Passing Erin’s Law can chip away at the state’s — and the country’s — problem of over-incarceration by preventing the single most statistically significant precursor to criminal behavior: childhood sexual abuse.

A Department of Justice study showed 68 percent of adult male prisoners suffered physical abuse, sexual abuse or neglect before the age of 12. The data on female offenders are worse: 68 percent to 95 percent were sexually abused, according to various public health surveys. More than any other social problem — poverty, undereducation, mental illness, racism or social isolation — sexual abuse correlates so significantly with crime that it is no extreme stretch to assert that sexual abuse causes crime. It logically follows that to prevent crime and reduce prison populations, we must prevent childhood sexual abuse.

So far, society has convinced itself that the best way to prevent sexually based crimes against children, already at alarming rates — one in four girls and one in six boys experience molestation before age 18 — is to compile “stranger danger” directories, registries of sex offenders that we use to kick people out of our communities so that kids cannot interact with them.

Collectively called “Megan’s Laws” after Megan Kanka, a 7-year-old from New Jersey who was abducted, molested and killed by her convicted sex offender neighbor, the laws we expect to prevent childhood sexual abuse are residency restrictions and disclosures that amount to little more than human zoning regulations. Under the various forms of Megan’s Law, ostracization is our protection. We think absence and distance neutralize any hazard if it’s not allowed to live next door to us.

Megan’s Laws neglect one central truth to the childhood sexual abuse epidemic that Erin’s Law acknowledges: 90 percent of sexual abusers are someone whom the child victim knows. Megan’s Laws do not save the initial victims from molestation in the first place as Erin’s Law does.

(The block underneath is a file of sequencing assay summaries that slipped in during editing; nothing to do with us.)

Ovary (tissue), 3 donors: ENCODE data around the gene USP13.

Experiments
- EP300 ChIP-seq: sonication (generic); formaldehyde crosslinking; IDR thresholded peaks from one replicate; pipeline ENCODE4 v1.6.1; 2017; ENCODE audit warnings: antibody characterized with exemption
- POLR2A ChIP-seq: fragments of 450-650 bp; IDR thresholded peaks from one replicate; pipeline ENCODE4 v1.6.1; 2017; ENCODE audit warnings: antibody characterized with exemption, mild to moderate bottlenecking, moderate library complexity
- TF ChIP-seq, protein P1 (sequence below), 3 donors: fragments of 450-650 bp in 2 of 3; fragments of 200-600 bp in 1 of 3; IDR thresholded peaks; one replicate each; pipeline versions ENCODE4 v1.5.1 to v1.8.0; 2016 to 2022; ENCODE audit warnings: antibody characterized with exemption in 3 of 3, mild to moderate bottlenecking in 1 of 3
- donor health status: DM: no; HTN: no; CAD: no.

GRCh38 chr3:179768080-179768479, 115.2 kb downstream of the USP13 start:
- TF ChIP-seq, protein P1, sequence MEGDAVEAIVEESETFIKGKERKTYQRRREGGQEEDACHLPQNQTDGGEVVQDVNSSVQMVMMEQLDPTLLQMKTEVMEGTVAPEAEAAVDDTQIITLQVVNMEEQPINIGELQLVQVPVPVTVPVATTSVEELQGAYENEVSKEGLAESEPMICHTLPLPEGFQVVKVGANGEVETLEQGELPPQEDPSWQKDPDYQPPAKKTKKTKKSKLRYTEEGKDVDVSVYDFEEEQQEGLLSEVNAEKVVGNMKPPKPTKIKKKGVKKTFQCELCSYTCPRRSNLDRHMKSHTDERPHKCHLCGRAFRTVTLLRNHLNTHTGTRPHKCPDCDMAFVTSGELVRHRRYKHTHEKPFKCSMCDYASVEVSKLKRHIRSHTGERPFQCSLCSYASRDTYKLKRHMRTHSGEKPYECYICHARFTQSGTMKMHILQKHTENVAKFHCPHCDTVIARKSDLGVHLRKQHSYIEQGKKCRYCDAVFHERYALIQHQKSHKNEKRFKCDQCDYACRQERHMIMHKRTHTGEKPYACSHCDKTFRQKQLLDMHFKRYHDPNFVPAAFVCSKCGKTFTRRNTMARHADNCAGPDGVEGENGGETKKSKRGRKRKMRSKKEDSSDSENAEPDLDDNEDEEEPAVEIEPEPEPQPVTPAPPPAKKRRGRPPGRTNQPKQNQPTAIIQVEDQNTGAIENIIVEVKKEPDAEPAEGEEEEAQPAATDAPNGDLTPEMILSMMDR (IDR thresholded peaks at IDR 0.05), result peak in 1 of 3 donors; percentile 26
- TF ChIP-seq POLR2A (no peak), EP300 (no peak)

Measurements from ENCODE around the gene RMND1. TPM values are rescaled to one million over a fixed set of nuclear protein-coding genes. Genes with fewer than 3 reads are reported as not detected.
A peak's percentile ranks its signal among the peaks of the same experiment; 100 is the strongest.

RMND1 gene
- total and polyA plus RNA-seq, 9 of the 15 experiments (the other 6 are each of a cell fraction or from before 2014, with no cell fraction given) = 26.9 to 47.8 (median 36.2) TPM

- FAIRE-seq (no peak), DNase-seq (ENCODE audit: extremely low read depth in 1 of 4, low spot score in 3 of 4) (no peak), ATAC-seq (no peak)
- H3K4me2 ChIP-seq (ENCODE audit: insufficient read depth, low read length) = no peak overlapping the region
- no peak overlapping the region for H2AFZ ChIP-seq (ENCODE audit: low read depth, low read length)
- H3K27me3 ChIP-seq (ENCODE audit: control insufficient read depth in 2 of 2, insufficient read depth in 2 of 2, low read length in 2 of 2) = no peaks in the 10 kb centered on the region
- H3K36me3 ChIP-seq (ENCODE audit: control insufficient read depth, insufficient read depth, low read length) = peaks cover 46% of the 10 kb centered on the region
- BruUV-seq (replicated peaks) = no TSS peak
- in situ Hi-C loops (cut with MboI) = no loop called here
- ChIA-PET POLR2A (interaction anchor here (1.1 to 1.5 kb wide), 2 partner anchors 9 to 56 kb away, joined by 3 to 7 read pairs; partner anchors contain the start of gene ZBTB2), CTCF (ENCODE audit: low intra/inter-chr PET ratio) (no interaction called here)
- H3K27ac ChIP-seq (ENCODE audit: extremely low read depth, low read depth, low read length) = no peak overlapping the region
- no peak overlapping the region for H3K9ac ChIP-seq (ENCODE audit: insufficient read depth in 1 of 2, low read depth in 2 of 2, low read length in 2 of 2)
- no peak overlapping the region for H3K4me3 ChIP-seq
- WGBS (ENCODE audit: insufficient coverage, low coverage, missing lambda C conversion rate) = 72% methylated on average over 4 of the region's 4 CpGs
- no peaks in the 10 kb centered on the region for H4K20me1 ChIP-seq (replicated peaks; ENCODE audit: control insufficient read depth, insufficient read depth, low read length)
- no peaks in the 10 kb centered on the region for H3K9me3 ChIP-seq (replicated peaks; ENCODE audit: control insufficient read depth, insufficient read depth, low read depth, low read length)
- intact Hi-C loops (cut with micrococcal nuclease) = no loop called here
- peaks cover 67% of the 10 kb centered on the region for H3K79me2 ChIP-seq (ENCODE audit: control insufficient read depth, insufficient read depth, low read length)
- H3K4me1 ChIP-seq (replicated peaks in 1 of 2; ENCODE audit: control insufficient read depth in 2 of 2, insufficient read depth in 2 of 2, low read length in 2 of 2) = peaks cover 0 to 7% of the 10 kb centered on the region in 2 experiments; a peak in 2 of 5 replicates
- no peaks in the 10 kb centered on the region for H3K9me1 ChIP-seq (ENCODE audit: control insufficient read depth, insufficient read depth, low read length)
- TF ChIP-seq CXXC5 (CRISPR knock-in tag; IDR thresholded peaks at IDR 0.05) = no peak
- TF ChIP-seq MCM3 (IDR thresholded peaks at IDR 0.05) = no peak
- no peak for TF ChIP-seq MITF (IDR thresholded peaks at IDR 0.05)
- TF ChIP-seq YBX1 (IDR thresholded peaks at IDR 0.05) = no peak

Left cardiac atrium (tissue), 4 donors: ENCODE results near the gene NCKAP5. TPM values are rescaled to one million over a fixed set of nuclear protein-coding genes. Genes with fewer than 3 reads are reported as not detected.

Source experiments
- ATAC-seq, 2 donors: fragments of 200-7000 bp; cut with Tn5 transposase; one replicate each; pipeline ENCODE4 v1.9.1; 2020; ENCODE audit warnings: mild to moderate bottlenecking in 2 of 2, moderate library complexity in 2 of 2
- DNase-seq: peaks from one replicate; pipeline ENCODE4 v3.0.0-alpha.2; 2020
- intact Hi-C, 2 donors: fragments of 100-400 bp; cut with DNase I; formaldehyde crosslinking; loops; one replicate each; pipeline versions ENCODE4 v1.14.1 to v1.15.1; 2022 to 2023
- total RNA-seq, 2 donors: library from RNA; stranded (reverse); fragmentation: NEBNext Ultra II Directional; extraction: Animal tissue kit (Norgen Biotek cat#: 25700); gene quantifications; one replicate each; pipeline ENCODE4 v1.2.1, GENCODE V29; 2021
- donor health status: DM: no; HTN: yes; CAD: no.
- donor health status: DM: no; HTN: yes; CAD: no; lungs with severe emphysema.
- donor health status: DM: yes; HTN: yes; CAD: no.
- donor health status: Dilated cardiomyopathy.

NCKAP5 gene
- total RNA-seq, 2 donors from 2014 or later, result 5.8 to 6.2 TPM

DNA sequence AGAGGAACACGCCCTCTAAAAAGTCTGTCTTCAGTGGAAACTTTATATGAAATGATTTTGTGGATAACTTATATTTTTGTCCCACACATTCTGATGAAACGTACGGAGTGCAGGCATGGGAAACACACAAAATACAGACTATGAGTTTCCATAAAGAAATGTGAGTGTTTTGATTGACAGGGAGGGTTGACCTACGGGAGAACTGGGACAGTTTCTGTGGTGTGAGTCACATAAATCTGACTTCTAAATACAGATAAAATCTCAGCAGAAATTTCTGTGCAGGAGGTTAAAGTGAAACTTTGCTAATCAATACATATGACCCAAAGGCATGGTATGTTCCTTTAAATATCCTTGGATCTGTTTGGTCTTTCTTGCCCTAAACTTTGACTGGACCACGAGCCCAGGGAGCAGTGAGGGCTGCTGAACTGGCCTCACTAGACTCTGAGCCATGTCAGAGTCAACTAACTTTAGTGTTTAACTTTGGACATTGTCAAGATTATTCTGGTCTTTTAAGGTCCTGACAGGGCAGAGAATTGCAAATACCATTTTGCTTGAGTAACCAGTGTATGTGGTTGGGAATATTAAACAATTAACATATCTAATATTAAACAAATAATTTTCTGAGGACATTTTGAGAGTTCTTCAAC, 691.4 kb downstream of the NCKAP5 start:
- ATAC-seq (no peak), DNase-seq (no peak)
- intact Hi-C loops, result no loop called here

(I applaud the fact that this writer and activist actually spoke the truth. Society and politicians have for to long used fear and myth to pass laws that help no one and prevent nothing. The only thing any of the Sex Offender laws have thus far done is to continue to create new victims and hurt everyone.)

Despite its undeniable logic and likelihood to curb not only childhood sexual abuse but later crimes committed by its victims, only 14 states have passed Erin’s Law, with Connecticut poised to join them, if the governor signs the bill. Megan is much more popular than Erin, as 36 states lack any discernible childhood sexual abuse prevention strategy other than using registries to paste labels on offenders who have already hurt someone and to block them from living in certain places.

(This should be the most upsetting factor to everyone. Why do politicians refuse to pass laws that may in fact prevent crime? But instead continue down the path of useless laws that do nothing? Should not protecting everyone be a first priority?)

Because Erin’s Law has the potential to stop childhood sexual abuse from happening in the first place, it is more likely to prevent crime — both the original molestation and a victim’s later misbehavior if the abuse goes untreated — than Megan’s Laws’ stranger isolation strategies. Erin Merryn is more than a victims’ advocate; she is a crime-fighter of superhero proportions.

Chandra Bozelko of Orange was formerly Inmate No. 330445 at York Correctional Institution and is the author of “Up The River Anthology.”

August 19, 2014Permalink